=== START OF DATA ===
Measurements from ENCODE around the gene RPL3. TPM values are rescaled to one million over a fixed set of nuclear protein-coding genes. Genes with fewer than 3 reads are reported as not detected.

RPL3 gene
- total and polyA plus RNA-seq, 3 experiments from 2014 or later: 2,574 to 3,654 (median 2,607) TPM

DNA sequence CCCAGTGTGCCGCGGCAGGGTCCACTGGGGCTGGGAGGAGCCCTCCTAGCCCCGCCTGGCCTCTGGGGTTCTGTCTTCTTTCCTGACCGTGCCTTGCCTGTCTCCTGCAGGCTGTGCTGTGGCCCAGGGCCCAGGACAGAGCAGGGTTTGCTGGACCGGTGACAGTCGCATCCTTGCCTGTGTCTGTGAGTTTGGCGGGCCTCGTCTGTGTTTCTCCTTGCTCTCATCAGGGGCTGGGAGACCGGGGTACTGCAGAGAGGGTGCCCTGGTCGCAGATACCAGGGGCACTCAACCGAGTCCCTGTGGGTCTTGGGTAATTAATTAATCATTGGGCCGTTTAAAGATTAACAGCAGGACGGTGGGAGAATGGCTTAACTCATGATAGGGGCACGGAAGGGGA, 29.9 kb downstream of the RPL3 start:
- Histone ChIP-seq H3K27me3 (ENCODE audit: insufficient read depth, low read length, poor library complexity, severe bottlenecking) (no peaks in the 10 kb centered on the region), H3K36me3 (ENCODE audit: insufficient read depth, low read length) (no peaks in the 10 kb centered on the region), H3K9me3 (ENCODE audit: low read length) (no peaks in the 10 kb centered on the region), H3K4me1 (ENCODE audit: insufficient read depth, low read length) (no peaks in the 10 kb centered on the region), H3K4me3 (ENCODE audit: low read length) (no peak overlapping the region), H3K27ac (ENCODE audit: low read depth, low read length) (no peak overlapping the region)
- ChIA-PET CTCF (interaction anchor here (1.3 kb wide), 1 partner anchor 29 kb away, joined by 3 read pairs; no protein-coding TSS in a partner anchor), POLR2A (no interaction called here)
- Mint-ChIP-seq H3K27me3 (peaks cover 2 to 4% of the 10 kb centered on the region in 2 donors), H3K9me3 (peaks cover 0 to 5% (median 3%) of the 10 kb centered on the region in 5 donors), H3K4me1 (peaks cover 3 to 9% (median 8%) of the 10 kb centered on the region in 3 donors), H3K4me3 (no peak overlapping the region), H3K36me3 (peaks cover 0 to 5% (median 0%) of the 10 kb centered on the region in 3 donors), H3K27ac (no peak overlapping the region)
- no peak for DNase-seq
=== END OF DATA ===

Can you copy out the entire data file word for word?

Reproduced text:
Measurements from ENCODE around the gene RPL3. TPM values are rescaled to one million over a fixed set of nuclear protein-coding genes. Genes with fewer than 3 reads are reported as not detected.

RPL3 gene
- total and polyA plus RNA-seq, 3 experiments from 2014 or later: 2,574 to 3,654 (median 2,607) TPM

DNA sequence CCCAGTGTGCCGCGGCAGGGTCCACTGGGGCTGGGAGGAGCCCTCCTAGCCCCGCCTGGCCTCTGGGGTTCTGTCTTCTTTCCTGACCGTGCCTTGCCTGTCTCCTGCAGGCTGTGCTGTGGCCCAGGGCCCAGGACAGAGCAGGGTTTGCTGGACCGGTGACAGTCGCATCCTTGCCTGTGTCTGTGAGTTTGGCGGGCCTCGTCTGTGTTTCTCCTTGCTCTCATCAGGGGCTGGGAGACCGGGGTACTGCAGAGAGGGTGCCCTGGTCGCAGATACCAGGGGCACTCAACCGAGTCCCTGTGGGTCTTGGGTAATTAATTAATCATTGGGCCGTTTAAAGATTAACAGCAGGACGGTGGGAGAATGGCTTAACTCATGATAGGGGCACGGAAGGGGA, 29.9 kb downstream of the RPL3 start:
- Histone ChIP-seq H3K27me3 (ENCODE audit: insufficient read depth, low read length, poor library complexity, severe bottlenecking) (no peaks in the 10 kb centered on the region), H3K36me3 (ENCODE audit: insufficient read depth, low read length) (no peaks in the 10 kb centered on the region), H3K9me3 (ENCODE audit: low read length) (no peaks in the 10 kb centered on the region), H3K4me1 (ENCODE audit: insufficient read depth, low read length) (no peaks in the 10 kb centered on the region), H3K4me3 (ENCODE audit: low read length) (no peak overlapping the region), H3K27ac (ENCODE audit: low read depth, low read length) (no peak overlapping the region)
- ChIA-PET CTCF (interaction anchor here (1.3 kb wide), 1 partner anchor 29 kb away, joined by 3 read pairs; no protein-coding TSS in a partner anchor), POLR2A (no interaction called here)
- Mint-ChIP-seq H3K27me3 (peaks cover 2 to 4% of the 10 kb centered on the region in 2 donors), H3K9me3 (peaks cover 0 to 5% (median 3%) of the 10 kb centered on the region in 5 donors), H3K4me1 (peaks cover 3 to 9% (median 8%) of the 10 kb centered on the region in 3 donors), H3K4me3 (no peak overlapping the region), H3K36me3 (peaks cover 0 to 5% (median 0%) of the 10 kb centered on the region in 3 donors), H3K27ac (no peak overlapping the region)
- no peak for DNase-seq